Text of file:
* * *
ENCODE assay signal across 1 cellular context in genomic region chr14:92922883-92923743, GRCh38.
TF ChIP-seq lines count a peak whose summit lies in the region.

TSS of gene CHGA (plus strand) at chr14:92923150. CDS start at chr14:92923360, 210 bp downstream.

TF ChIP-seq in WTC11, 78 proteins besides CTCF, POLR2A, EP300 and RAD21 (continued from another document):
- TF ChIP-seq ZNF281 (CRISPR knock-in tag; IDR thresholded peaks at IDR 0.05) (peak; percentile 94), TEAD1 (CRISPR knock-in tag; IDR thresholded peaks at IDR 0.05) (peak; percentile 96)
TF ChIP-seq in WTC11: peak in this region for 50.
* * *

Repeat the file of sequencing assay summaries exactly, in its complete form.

ENCODE assay signal across 1 cellular context in genomic region chr14:92922883-92923743, GRCh38.
TF ChIP-seq lines count a peak whose summit lies in the region.

TSS of gene CHGA (plus strand) at chr14:92923150. CDS start at chr14:92923360, 210 bp downstream.

TF ChIP-seq in WTC11, 78 proteins besides CTCF, POLR2A, EP300 and RAD21 (continued from another document):
- TF ChIP-seq ZNF281 (CRISPR knock-in tag; IDR thresholded peaks at IDR 0.05) (peak; percentile 94), TEAD1 (CRISPR knock-in tag; IDR thresholded peaks at IDR 0.05) (peak; percentile 96)
TF ChIP-seq in WTC11: peak in this region for 50.